The project demonstrated that non-government and community organizations can partner with governments to fill gaps in the chain of service delivery through their extensive network and outreach. They can be a crucial link to accessing reliable information and services and reduce the vulnerability of migrants.
The insufficiency of current services demonstrates a need for intervention through social enterprises The project provided additional services for aspirant migrants, including pre-decision counseling; referral and scholarships for skills acquisition; facilitating documentation, and finally pre-departure orientation. This required close coordination with government institutions, including local District and Employment Manpower Officers and Technical Training Centres. A notable partnership was developed under the recruitment drive for female domestic workers to Saudi Arabia where BRAC was requested to provide life and health skills training to the women, when local centres were unable to meet the overwhelming demand.
The project’s role went well beyond supporting aspiring migrants only. It assisted households in securing scholarships for their children’s education, besides taking measures to provide information and facilitation services on government welfare schemes, and in some unfortunate cases, repatriation and burial costs of a deceased family member.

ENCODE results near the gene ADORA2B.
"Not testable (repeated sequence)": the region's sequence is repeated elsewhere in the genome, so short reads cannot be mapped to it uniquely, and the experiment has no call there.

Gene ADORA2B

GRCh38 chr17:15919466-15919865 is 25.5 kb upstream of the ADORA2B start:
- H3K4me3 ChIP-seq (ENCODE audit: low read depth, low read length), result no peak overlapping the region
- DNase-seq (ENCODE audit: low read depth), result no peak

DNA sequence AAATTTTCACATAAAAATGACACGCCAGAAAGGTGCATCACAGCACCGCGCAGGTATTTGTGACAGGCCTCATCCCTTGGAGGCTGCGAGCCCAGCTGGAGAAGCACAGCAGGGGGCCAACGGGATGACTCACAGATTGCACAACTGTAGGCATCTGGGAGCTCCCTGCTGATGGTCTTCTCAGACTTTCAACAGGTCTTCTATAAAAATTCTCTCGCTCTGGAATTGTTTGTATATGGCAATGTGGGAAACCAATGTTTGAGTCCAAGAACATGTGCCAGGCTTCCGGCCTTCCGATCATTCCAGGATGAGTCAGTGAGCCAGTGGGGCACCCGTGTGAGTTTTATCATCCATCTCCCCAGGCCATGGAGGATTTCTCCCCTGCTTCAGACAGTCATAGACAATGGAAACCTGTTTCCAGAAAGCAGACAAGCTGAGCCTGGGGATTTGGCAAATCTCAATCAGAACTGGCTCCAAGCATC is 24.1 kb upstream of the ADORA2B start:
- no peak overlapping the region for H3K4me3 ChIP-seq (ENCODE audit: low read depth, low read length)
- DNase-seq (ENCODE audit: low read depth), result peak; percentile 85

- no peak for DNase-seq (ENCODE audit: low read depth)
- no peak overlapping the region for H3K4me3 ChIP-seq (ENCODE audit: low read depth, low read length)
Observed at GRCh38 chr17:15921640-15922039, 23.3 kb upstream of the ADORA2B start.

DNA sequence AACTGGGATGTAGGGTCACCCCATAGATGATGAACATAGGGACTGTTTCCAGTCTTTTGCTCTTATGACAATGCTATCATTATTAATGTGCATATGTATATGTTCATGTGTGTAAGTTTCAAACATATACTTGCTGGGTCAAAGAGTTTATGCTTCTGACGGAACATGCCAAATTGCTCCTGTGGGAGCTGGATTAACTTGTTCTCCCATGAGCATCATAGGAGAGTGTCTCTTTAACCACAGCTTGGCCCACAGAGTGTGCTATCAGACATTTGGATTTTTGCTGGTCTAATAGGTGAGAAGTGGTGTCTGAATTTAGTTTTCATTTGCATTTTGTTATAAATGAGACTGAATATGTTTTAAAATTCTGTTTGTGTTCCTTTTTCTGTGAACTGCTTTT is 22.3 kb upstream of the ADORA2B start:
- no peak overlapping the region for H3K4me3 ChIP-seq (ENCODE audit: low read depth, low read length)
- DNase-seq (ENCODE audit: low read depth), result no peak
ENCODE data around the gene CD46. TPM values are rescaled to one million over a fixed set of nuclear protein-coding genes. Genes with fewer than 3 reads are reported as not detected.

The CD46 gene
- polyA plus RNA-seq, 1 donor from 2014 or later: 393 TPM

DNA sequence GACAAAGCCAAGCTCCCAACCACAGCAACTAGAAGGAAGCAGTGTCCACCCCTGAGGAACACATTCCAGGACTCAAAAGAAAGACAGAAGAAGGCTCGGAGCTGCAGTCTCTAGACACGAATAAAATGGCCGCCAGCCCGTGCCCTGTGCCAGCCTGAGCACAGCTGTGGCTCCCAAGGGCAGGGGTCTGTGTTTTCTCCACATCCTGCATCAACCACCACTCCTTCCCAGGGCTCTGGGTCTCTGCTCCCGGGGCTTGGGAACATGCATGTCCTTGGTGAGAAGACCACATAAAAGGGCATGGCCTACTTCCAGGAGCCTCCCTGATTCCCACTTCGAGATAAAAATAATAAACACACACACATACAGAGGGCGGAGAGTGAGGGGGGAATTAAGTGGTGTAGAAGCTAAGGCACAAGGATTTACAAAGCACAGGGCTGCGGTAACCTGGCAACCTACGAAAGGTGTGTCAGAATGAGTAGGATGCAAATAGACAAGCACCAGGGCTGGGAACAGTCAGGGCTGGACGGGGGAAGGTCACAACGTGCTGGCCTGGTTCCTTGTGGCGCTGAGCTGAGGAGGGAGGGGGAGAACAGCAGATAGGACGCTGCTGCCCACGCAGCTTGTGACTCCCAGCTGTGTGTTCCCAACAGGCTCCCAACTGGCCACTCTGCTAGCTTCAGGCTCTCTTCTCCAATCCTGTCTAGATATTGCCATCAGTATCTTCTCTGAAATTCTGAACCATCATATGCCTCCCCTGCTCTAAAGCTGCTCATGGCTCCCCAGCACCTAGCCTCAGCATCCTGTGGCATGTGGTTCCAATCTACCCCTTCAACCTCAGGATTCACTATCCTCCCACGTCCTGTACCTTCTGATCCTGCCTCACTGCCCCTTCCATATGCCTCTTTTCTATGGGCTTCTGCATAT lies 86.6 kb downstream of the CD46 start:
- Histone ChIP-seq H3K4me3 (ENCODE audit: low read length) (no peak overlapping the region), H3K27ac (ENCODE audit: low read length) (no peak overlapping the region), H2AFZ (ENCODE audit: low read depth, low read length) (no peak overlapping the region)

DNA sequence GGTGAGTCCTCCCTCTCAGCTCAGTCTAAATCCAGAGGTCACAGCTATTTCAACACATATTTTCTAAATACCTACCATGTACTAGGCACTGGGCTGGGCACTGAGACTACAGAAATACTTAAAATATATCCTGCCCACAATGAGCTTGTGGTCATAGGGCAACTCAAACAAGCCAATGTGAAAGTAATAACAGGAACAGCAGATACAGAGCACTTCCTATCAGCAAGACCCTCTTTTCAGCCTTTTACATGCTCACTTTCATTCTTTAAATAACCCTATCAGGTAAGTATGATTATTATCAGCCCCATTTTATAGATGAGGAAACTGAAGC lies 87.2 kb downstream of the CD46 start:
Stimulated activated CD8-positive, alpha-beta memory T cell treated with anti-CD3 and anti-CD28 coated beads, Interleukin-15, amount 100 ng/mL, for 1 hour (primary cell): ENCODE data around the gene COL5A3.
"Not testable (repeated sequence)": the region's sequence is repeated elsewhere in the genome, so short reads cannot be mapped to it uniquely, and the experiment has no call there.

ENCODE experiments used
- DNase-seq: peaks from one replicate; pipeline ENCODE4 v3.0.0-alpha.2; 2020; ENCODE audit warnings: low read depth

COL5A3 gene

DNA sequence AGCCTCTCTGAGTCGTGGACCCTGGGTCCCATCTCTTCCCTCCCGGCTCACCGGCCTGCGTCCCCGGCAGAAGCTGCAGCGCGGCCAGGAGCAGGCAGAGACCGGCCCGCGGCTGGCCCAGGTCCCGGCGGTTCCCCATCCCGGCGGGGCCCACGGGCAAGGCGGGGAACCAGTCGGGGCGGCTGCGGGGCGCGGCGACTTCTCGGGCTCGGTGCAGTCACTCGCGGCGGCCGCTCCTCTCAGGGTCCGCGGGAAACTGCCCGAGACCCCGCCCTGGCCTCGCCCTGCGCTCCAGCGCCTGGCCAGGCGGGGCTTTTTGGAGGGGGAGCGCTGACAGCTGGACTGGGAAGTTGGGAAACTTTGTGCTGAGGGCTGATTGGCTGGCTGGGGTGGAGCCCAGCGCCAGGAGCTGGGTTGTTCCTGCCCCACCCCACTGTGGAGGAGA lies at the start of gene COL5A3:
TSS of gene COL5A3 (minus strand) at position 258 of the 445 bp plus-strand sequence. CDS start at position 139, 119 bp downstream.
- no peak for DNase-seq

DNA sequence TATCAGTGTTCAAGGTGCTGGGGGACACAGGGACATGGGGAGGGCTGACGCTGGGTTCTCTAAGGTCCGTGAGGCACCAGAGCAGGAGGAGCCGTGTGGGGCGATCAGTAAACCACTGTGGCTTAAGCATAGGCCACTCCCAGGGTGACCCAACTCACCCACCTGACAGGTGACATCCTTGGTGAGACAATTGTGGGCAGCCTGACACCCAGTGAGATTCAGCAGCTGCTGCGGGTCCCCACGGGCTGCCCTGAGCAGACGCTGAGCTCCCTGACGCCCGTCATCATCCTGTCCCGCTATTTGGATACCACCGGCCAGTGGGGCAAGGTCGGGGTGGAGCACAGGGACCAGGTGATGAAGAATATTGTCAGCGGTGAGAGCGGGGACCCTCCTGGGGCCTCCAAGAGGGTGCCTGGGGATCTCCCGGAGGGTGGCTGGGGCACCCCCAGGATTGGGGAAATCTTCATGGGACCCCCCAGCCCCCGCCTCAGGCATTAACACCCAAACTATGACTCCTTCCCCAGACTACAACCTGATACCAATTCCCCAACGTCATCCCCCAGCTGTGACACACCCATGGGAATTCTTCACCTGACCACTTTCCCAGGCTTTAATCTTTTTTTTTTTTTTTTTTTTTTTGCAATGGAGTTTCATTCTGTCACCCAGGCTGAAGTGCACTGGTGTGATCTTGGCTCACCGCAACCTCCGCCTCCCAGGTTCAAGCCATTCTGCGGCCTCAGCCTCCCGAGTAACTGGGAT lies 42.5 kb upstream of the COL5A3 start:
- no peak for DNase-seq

What was made clear through this process is that there is a big void for aspirant migrant workers getting quality and affordable services, starting from skills acquisition to job matching to financing -- an opportunity for social enterprises to offer innovative solutions in reaching their clients with the right product.
Beyond information, dots need to be connected on jobs and skills development  
More concerted effort is required to address the challenges of safe migration, particularly in the areas of linking workers to the right jobs and ensuring their welfare when abroad. This project highlighted the unmet demand for even the most basic of services – information provision – and demonstrated that strengthening existing networks at the grassroots level can go a long way in helping families strive towards a better future. Taking lessons from this initiative, BRAC has now launched migration support enterprises in three migration prone districts where a full 360-degree service - starting from information, language training, skilling and job placement services - is being provided for a fee. The goal is to reduce the cost and increase the quality of migration.   
Migration is a very important tool for people to lift their families out of the curse of poverty but this sector remains filled with groups waiting to exploit desperate potential migrant workers. Only through sustained, comprehensive efforts in improving this experience, Bangladesh can make the most out of this opportunity.  



Aneeka Rahman

Senior Social Protection Economist

Asif Saleh

Senior Director, Strategy, Communication and Empowerment, BRAC and BRAC International